formal shirts is the largest segment within women’s formal western wear as well,

followed by trousers and suits.

 

Both Indian and international fashion retailers have been focusing on the menswear market until recently. With the increasing presence of women in the corporate world, and the rising exposure of Indian women to office wear from various countries, women’s formal western wear market has started evolving much faster.

 

In addition to traditional women’s western formal wear brands and retailers, many

casual wear brands and retailers have also started adding these products to their

Portfolios.

 

Thus, Indian women no longer restrict themselves to saris and salwar-kameez. They see themselves at par with their western counterparts in terms of organisational hierarchy and realise the importance of business attire in office and business meetings. Although Indian women continues to dress themselves in saris and salwar-kameez for formal occasions, yet the usage of western formal wear is expected to register higher growth rates compared to the traditional categories. 

 

Key Trends In Formal Westernwear

 

  • Formal wear categories will grow slower than casual wear

 

The growing demand for apparel offering higher comfort, better design, and trendy look at affordable prices is a worldwide phenomenon, with India being no exception. Additionally, technology and innovation-driven companies have started allowing casual wear in office spaces—the growing demand for knitwear apparel is one reflection of this trend. It is expected that in India, T-shirts and denim markets will grow at double-digit rates over the next five years, whereas the corresponding ratesfor formalwear categories like shirts, woven trousers, suits, etc. will be in the range of three to eight percent.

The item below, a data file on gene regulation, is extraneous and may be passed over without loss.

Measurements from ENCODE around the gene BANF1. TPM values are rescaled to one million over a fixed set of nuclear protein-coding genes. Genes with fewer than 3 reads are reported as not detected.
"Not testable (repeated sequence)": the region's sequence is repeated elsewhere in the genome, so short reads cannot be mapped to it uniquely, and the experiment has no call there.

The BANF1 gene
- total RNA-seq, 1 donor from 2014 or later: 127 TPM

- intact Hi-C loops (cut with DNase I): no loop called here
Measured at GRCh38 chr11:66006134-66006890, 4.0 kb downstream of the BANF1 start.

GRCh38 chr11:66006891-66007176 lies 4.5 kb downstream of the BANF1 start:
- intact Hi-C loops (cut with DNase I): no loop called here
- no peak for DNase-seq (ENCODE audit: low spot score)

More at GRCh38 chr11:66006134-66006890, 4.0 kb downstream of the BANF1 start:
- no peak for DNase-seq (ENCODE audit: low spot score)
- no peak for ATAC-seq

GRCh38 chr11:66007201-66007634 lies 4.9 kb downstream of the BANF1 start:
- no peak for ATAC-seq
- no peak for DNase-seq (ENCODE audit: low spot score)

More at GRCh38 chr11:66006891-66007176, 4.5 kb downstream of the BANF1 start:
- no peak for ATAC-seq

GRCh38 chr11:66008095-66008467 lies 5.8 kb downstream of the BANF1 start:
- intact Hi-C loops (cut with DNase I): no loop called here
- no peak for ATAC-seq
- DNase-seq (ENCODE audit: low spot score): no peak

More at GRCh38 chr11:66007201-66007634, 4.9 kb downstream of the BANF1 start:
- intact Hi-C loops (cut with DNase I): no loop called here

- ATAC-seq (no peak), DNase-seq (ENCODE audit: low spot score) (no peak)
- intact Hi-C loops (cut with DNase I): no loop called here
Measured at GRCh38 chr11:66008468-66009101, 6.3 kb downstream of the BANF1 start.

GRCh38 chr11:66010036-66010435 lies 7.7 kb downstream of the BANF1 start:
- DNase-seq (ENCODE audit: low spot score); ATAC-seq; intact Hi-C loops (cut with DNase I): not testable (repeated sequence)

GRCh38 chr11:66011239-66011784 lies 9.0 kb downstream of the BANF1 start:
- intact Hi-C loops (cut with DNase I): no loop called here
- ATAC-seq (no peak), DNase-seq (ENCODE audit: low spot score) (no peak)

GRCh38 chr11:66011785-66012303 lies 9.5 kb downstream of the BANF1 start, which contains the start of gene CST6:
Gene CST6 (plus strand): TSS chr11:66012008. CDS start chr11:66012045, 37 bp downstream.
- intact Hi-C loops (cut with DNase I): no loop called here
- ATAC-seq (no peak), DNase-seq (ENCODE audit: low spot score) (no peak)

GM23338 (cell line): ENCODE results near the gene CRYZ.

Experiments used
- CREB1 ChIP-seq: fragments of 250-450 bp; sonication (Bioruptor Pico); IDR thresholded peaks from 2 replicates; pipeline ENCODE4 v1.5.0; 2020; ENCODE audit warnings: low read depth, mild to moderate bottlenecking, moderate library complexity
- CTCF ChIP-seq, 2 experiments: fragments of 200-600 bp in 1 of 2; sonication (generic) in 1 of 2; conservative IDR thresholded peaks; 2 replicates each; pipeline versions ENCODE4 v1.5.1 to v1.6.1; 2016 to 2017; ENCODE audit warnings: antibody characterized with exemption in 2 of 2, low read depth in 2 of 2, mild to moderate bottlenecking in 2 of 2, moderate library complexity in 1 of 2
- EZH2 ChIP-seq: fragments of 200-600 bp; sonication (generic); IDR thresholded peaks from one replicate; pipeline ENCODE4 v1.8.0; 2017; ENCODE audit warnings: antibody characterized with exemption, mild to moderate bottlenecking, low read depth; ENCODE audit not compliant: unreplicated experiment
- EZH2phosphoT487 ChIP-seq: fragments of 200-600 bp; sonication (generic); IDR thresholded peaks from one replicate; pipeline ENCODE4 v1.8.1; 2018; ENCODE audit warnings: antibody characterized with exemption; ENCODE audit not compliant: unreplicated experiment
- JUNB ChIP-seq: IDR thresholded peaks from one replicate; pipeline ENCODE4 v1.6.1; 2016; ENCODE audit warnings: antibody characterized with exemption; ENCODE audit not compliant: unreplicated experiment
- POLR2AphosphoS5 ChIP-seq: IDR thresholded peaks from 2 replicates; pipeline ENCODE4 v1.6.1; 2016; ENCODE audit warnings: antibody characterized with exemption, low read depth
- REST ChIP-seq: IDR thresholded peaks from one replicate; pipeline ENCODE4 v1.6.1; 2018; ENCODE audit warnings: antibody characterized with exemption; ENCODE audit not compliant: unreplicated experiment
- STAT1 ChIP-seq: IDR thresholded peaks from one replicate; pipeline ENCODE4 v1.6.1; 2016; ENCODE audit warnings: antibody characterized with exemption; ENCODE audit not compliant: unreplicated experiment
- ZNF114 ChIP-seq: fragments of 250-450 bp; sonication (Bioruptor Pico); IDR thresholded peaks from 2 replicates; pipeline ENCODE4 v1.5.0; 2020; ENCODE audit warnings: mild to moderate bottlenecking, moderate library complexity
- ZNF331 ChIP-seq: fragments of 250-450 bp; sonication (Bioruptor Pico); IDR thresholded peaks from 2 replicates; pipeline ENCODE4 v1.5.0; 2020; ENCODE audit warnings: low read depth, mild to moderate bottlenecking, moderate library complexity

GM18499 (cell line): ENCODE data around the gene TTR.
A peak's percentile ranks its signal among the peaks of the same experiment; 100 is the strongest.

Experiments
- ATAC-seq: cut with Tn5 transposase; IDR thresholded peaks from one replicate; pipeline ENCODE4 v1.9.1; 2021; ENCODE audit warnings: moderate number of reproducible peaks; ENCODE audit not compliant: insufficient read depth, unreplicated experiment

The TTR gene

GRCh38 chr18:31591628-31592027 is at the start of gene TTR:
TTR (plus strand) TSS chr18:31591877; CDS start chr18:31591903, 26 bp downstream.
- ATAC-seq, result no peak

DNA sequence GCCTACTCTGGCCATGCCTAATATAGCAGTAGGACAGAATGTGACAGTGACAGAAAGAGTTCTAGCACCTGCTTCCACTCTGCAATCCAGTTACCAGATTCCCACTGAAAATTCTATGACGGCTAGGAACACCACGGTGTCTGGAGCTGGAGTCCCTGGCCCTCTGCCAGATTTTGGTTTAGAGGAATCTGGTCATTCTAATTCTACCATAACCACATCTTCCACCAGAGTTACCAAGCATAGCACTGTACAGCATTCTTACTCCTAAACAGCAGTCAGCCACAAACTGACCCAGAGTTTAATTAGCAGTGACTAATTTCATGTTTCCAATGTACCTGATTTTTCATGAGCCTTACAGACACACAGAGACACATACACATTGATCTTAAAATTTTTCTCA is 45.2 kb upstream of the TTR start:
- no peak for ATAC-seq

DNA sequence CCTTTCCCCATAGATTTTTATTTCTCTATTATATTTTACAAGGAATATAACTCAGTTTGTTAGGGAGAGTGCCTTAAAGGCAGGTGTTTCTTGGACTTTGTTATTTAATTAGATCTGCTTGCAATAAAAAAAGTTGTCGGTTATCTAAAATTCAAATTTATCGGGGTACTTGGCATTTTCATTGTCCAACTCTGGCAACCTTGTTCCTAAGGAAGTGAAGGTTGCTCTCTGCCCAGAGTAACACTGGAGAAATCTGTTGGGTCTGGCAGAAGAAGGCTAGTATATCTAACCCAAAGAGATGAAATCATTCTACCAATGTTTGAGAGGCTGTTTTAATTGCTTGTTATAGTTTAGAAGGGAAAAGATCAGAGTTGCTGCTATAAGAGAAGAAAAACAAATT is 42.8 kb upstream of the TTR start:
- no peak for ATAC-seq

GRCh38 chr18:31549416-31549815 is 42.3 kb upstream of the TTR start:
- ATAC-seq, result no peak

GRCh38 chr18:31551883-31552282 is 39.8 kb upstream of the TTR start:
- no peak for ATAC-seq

• Western formal wear market will remain strong despite slower growth

 

Consumers of medium to high-end formal wear and occasion specific formal wear are expected to remain loyal to the category, with a lower propensity of shifting to casual clothing. Many business leaders and professional services companies consider the classic business attire as a necessity in a serious business environment. 

 

Aspiring, middle-aged Indian consumers, working in corporate roles, are expected to stick to business attire and thereby indicate their ambition of climbing the corporate ladder. 

 

  • Consumers to experiment even in the formal fashion space

 

In the men’s category, consumers who normally do not experiment much with fashion are also expected to tinker with fabric design, fibre content, fabric finishing, apparel design, colour, and fit even for their formalwear. The increasing acceptance of cotton suits is one indication of such experimentation whereby consumers bring in comfort and a casual look at comparatively lower prices. The rise in sales of slim-fit shirts and trousers also reflects the trend of experimenting with formal wear. The designing of collars, cuffs, etc are also expected to undergo frequent changes with a view to improve the formal look.

 

  • Private labels promise opportunities for value-conscious consumers

 

The slowing of growth and persistent economic pressure has turned the middleclass consumer more value-conscious. Business executives in non-client-facing roles or in the junior to mid-manager levels are now opting to trade down. It is thus expected that some consumers now perceive value solely through affordability.

 

Consequently, private labels, which offer formal clothing at an affordable price, have started witnessing comparatively higher growth. Some brands are also banking upon discounts and promotions to lure bargain hunting customers.

 

  • The aspiring youth will contribute the most to the growth of formalwear